Top United States Trade Balances

US global trade

USA global trade

Refined petroleum, soya beans, corn and semi-conductor making machinery are major drivers for the highest positive trade balances for the United States. Cars, crude oil and smartphones represent major factors causing the US to endure the greatest trade deficits by product.

America’s trade balance for all products totaled a -US$797.9 billion deficit in 2016, up 46.4% from a -$545.2 billion shortfall during 2009.

Year over year, the -$797.9 billion trade deficit represents a -0.6% reduction compared to America’s -$803 billion deficit for 2015.

Top US Trade Balances by Product and Country

Product+

The following 10 leading products generated a surplus subtotal of $90.7 billion for US in its global trade during 2016. Metrics listed below highlight US’s strongest competitive advantages over worldwide trading partners.

  1. Processed petroleum oils: US$22.9 billion (Up from an -$18.1 billion deficit in 2009)
  2. Soya beans: $22.5 billion (Up 38.5%)
  3. Corn: $9.8 billion (Up 11.5%)
  4. Machinery for making semi-conductors: $7.3 billion (Up 222.8%)
  5. Miscellaneous nuts: $6.4 billion (Up 107.9%)
  6. Wheat: $4.9 billion (Up 4.7%)
  7. Integrated circuits/microassemblies: $4.4 billion (Down -67.8%)
  8. Electro-medical equipment (e.g. xrays): $4.3 billion (Down -35.9%)
  9. Petroleum gases: $4.27 billion (Up from a -$13.1 billion deficit in 2009)
  10. Cotton (uncarded, uncombed): $3.9 billion (Up 16.6%)

America’s exported processed petroleum oils reversed an -$18.1 billion deficit during 2009 while petroleum gases generated a surplus in contrast to a -13.1 billion shortfall 7 years earlier.

Among categories that grew existing product-specific surpluses, machinery for making semi-conductors (up 222.8%) and miscellaneous nuts (107.9%) improved at the fastest rate.

Processed petroleum oils (down -226.6%) and petroleum gases (down -132.6%) posted the most severe surplus reductions from 2009 to 2016.

Product-

The 10 major products below accumulated a deficit subtotal of -$485 billion for the US in international trade for 2016. America has demonstrated the severest competitive disadvantages in the exports and imports of the following commodities.

  1. Cars: -US$119.5 billion (Up 121.9% since 2009)
  2. Crude oil: -$99.8 billion (Down -49.8%)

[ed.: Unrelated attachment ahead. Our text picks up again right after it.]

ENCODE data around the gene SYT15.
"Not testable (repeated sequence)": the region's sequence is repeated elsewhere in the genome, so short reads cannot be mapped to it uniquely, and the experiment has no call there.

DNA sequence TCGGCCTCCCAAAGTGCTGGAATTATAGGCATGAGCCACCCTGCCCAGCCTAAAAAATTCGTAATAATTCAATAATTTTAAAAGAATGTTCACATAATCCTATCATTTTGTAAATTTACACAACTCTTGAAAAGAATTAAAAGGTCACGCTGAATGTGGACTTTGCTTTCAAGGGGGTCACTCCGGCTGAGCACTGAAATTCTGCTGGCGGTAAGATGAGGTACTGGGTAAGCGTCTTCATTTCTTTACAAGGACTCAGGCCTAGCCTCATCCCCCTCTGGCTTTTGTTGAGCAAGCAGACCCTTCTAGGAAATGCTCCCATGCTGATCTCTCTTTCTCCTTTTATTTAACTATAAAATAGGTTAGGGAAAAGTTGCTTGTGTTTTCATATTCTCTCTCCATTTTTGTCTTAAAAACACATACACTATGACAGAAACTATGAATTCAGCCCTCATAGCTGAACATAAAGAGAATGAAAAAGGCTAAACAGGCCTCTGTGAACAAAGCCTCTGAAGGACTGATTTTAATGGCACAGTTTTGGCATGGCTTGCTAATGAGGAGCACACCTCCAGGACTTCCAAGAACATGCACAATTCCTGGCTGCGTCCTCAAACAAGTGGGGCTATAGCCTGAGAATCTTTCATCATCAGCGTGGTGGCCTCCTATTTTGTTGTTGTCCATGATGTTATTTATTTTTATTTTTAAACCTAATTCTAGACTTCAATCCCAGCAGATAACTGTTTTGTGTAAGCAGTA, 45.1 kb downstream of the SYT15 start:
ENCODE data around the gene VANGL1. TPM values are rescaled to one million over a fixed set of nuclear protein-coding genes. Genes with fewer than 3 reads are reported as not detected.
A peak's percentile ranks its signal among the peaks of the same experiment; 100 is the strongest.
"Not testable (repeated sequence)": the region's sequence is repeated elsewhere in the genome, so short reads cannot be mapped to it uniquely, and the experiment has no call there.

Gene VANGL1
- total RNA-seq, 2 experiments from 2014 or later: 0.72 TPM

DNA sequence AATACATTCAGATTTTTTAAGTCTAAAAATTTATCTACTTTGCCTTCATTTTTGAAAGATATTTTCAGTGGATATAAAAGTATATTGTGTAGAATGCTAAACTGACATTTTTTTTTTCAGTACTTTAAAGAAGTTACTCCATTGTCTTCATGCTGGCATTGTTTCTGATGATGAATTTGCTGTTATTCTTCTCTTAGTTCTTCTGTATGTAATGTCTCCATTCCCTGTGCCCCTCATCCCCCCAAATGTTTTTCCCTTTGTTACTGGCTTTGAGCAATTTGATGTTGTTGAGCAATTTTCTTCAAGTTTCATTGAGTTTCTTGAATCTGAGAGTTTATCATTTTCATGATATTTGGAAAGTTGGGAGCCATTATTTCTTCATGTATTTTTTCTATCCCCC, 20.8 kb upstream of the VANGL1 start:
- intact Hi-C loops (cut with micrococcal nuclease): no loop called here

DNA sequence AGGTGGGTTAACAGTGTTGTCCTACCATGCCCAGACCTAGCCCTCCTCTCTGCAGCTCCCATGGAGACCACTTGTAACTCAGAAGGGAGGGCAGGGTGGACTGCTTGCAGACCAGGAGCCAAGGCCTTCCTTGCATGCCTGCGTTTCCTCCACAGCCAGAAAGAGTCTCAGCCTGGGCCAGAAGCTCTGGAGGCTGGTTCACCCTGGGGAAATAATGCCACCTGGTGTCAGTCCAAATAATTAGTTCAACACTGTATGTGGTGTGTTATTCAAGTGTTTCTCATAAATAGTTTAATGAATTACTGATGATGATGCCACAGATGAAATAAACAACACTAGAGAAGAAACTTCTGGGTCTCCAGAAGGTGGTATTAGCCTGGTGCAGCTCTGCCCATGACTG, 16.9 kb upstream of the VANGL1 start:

3. Phone system devices including smartphones: -$71 billion (Up 77.2%)
  4. Computers, optical readers: -$53.4 billion (Up 56.7%)
  5. Medication mixes in dosage: -$45 billion (Up 96.8%)
  6. Automobile parts/accessories: -$23.8 billion (Up 286.1%)
  7. Miscellaneous furniture: -$20.3 billion (Up 81.3%)
  8. Seats (excluding barber/dentist chairs): -$19.5 billion (Up 117.5%)
  9. TV receivers/monitors/projectors: -$18.8 billion (Down -37%)
  10. Jerseys, pullovers (knit or crochet): -$13.8 billion (Up 12.6%)

America’s red ink in global trade expanded at the fastest rate for the following products: automobile parts and accessories (up 286.1%), cars (up 121.9%), seats (up 117.5%) and medicines in dosage (up 96.8%).

Two of the listed trade products posted deficit decreases since 2009. America’s negative trade balance for crude oil fell in value by -49.8% while TV receivers, monitors and projectors dropped -37%.

Country+

In 2016, the US generated a surplus subtotal worth $122.4 billion with the following 10 trading partners.

  1. Hong Kong: US$27.4 billion (Up 57% since 2009)
  2. Netherlands: $23.7 billion (Up 50%)
  3. United Arab Emirates: $18.8 billion (Up 78.7%)
  4. Belgium: $14.8 billion (Up 94%)
  5. Australia: $12.4 billion (Up 9%)
  6. Singapore: $8.8 billion (Up 37.6%)
  7. Panama: $5.7 billion (Up 41.7%)
  8. Qatar: $3.7 billion (Up 71.2%)
  9. Argentina: $3.7 billion (Up 156.8%)
  10. Chile: $3.4 billion (Up 23.6%)

From 2009 to 2016, the US grew its trade surpluses with four of these trade partners: Argentina (up 156.8%), Belgium (up 94%), United Arab Emirates (up 78.7%) and Qatar (up 71.2%). The lowest increase in top country-specific surpluses was America’s 9% gain trading with Australia.

Country-

US experienced a losing international trade relationship with 101 countries. The following 10 trade partners created a massive -$751.8 billion deficit subtotal in 2016 from exchanging exports and imports.

  1. China: -US$366 billion (Up 52.5% since 2009)
  2. Japan: -$72 billion (Up 52.5%)
  3. Germany: -$67.1 billion (Up 128%)
  4. Mexico: -$65.9 billion (Up 33.7%)
  5. Ireland: -$36.1 billion (Up 74.8%)
  6. Vietnam: -$33.6 billion (Up 238.6%)
  7. Italy: -$29.8 billion (Up 98.3%)
  8. South Korea: -$29.7 billion (Up 149.2%)
  9. India: -$26 billion (Up 366.2%)
  10. Malaysia: -$25.5 billion (Up 89.3%)

Leading growth in the size of America’s country-specific deficits were India (up 366.2%), Vietnam (up 238.6%), South Korea (up 149.2%) and Germany (up 128%). The mildest deficit growth was the 33.7% increase for US trade with Mexico.




 

See also United States Top 10 Major Export Companies and United States Top 10 Exports

Research Sources:
Trade Map, International Trade Centre. Accessed on February 10, 2017

Investopedia, Net Exports Definition. Accessed on November 2, 2016

The World Factbook, Field Listing: World, Central Intelligence Agency. Accessed on February 10, 2017

Wikipedia, Economy of the United States. Accessed on November 2, 2016